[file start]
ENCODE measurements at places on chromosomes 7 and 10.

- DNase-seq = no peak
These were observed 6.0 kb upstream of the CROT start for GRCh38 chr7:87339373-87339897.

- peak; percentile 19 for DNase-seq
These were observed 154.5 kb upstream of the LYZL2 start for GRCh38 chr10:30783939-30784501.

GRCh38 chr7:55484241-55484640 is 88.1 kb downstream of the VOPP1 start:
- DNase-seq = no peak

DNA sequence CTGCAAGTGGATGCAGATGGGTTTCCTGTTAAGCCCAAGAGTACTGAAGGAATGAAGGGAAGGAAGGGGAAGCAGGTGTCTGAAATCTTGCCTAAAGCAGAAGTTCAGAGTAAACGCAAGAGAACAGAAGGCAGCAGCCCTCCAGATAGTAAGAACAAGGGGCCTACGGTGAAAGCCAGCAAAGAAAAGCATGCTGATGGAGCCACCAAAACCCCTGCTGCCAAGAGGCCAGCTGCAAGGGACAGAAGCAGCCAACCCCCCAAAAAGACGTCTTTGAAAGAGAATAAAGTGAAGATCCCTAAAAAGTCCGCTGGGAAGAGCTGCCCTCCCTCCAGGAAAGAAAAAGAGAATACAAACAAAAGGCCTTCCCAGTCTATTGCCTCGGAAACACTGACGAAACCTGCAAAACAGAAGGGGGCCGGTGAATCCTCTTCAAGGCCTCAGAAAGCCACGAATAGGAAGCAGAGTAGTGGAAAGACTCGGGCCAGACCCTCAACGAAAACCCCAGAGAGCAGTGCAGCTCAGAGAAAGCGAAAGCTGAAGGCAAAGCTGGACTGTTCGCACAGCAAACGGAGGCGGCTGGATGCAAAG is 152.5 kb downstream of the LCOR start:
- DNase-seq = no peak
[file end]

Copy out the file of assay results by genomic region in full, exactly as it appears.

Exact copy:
ENCODE measurements at places on chromosomes 7 and 10.

- DNase-seq = no peak
These were observed 6.0 kb upstream of the CROT start for GRCh38 chr7:87339373-87339897.

- peak; percentile 19 for DNase-seq
These were observed 154.5 kb upstream of the LYZL2 start for GRCh38 chr10:30783939-30784501.

GRCh38 chr7:55484241-55484640 is 88.1 kb downstream of the VOPP1 start:
- DNase-seq = no peak

DNA sequence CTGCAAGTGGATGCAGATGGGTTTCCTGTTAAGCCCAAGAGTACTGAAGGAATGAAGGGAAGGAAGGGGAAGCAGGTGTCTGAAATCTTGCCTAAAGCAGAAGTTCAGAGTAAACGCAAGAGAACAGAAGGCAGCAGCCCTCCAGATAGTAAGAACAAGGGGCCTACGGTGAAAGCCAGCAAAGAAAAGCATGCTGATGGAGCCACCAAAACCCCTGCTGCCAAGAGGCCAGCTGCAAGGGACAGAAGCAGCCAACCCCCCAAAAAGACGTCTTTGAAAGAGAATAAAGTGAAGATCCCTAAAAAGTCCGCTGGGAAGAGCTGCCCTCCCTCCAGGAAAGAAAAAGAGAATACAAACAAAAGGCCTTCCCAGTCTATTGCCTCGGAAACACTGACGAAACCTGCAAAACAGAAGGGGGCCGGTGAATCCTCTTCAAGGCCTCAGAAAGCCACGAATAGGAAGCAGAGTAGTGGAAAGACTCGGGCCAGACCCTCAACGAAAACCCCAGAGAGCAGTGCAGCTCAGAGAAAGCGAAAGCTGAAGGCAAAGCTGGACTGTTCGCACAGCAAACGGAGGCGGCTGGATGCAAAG is 152.5 kb downstream of the LCOR start:
- DNase-seq = no peak